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Cultural Property and Terrorism

While tourists from cruise ships were shopping and sightseeing in March 2015, gunmen stormed the area surrounding the Bardo National Museum in Tunis, Tunisia. The attackers, said to be affiliated with ISIS, gained unimpeded access to the museum, opening fire on tourists as they moved from their buses to the museum's entrance.

The three-hour siege on the museum left 24 people dead and ex­posed the inherent weaknesses in the security procedures of museums, which have become targets for terrorist attacks in recent years with the rise of ISIS. The terrorist organization has destroyed cultural property at numerous sites, including Khorsabad, the Mosul Museum and Library, Jonah's Tomb, Hatra, and Palmyra.

ISIS has focused its destruction—a type of religious and cultural cleansing—on religious and historical shrines and idols it does not recognize. ISIS has also engaged in looting at these sites to facilitate transnational crime through illicit trade of antiquities to fund other terrorist activities.

With its theft and deliberate destruction of cultural property that holds substantial historic, religious, political, and psychological importance to countries' heritage, ISIS is engaging in cultural property terrorism.

After the attack, officials responsible for the Bardo's security were fired, and questions arose concerning the ease with which the armed terrorists were able to gain undetected access to the area, and ultimately into the museum.

One major vulnerability was that there were no police in the vicinity of the museum. Four policemen were supposed to be on duty that day, but two were at a café, one was on a break eating a snack, and the fourth never reported for duty, leaving the museum unprotected.

Another vulnerability, according to former Prime Minister Habib Essid, was the inability to control access to the compound that houses the Bardo and the Parliament buildings. An after-incident report also revealed that the day before the attack, police and army officials had informed members of Parliament that they lacked adequate equipment to provide security to the area.

This incident, and the attacks on other cultural sites by ISIS, dem­onstrates the need for more robust security measures that can prevent cultural property terrorism, including surveillance technologies, protective barriers, and access control systems, as well as trained, armed security personnel.

These security personnel should be well-versed in identifying terrorist groups that may be conducting reconnaissance during the planning and preparation phase of their attack.

Another critical component in efforts to protect cultural property is the implementation of random patrols and procedures to prevent routine, predictable behaviors.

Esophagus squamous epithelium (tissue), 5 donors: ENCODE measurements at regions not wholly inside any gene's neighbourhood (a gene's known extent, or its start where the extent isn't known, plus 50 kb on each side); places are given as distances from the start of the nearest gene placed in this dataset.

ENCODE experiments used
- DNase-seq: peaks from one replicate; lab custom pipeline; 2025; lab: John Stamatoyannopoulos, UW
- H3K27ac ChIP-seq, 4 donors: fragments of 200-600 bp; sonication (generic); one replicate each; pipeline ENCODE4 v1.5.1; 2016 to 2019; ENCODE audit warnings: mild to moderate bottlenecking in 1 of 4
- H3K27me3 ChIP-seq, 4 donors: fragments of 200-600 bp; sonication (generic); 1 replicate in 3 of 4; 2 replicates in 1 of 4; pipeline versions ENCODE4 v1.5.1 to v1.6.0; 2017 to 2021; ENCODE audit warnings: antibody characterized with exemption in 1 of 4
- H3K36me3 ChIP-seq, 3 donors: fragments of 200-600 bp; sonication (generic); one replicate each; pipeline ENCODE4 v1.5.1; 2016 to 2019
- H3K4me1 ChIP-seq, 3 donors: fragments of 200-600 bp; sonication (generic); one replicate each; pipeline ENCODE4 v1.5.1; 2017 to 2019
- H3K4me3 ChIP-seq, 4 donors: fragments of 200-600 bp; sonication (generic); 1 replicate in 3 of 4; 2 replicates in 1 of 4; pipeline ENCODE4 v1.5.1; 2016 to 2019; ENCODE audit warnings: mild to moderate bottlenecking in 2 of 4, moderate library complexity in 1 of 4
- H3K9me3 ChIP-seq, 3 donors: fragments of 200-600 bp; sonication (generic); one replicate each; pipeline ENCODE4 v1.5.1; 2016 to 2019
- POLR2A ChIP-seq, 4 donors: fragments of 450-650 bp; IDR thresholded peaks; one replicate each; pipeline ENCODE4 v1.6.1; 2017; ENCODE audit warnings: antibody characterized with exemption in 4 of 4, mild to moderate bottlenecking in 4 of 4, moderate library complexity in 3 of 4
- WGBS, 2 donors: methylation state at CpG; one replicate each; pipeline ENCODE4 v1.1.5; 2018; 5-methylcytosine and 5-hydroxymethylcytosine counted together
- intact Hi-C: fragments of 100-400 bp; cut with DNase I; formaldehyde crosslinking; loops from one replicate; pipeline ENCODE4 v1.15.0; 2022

When terrorists conduct surveillance of a cultural site to understand its defensive posture, they look for patterns and weaknesses that allow for undetected or easy access. Randomly altering security procedures makes it more difficult for terrorists to obtain a clear picture of the site's defenses—minimizing the possibility of a successful attack.

Along with these traditional security measures, advanced technologies can also help prevent looting and the destruction of cultural property.

Biometric technologies, such as facial recognition, coupled with real-time computer technology to record, analyze, disseminate, and store biometric data could help identify potential perpetrators who attempt to gain access to a facility for nefarious purposes.

Facial recognition technologies have been used in the United States, such as during the Super Bowl, as well as in public buildings and government agencies, to screen entrants and control the access of individuals to different areas of a facility.

Without comprehensive antiterrorism mea­­sures, museums cannot be adequately protected against cultural property terrorism and terrorist attacks against museum staff and visitors. The attack on the Bardo Museum brought home the lesson that much more attention needs to be paid to museum security, especially to the implementation of adequate antiterrorism measures at these sites.


Michelle D. Miranda, Ph.D. is an associate professor in the Department of Security Systems and Law Enforcement Technology at Farmingdale State College, SUNY, in Farmingdale, New York, and specializes in criminal­is­tics and forensic investigations. Marie- Helen Maras is an associate professor in the Department of Secu­rity, Fire, and Emergency Management at John Jay College of Criminal Justice, in New York city, and specializes in transnational security, transnational ter­rorism, and cybersecurity. ​